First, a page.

January 22, 2022

How to Use Quotes, Paraphrasing, and Summarizing in Your Writing

There are three ways of incorporating other writers’ work into your own writing: quoting, paraphrasing, and summarizing. If you are taking a writing class, you may be asked to use all three. This is an important aspect of any paper that you (and your teacher) will want you to master. This article will discuss the differences between these three skills, explain how to use each of them in your paper, and provide other helpful tips for using quoting, paraphrasing, and summarizing in your papers.
First, let’s discuss the differences between quoting, paraphrasing, and summarizing.
Using quotations is the most common way to incorporate research into your paper. Direct quotations must be identical to the original, using a narrow segment of the source. They must match the source document word for word and must be attributed to the original author.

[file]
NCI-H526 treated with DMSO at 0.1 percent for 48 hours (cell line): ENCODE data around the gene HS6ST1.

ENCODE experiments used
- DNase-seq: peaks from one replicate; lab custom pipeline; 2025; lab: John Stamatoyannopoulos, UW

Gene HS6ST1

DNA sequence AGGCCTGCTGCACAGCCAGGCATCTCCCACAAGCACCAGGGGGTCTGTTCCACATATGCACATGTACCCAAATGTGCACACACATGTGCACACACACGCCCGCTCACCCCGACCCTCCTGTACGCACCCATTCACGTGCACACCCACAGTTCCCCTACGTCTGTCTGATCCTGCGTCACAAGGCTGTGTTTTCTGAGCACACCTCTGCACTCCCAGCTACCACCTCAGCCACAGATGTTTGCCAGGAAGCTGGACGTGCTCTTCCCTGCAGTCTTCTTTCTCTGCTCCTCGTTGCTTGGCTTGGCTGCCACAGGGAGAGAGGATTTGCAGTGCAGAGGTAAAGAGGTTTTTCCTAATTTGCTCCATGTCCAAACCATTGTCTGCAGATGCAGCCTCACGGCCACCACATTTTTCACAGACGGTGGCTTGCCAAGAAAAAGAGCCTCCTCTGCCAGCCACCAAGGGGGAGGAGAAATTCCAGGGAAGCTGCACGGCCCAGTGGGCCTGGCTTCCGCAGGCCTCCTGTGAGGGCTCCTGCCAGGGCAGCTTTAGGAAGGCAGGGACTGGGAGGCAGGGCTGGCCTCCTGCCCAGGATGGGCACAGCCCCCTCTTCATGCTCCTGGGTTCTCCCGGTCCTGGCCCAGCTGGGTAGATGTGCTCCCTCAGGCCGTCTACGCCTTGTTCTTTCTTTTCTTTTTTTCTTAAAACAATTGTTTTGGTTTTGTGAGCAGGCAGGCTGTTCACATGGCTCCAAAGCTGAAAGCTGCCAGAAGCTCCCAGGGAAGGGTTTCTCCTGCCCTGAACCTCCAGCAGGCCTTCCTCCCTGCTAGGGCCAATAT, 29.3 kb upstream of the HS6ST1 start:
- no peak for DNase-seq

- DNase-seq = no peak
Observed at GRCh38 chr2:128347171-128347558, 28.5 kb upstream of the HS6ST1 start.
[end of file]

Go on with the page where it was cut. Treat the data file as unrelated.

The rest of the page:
Paraphrasing, on the other hand, involves putting a passage from source material into your own words. A paraphrase must also be attributed to the original source. Also, paraphrased material is usually shorter than the original passage, taking a somewhat broader segment of the source and condensing it slightly.
Another way to think of paraphrasing is as your own rendition of essential information and ideas expressed by someone else, presented in a new form. It is one legitimate way (when accompanied by accurate documentation) to borrow from a source. Paraphrasing is a more detailed restatement than a summary, which focuses concisely on a single main idea.
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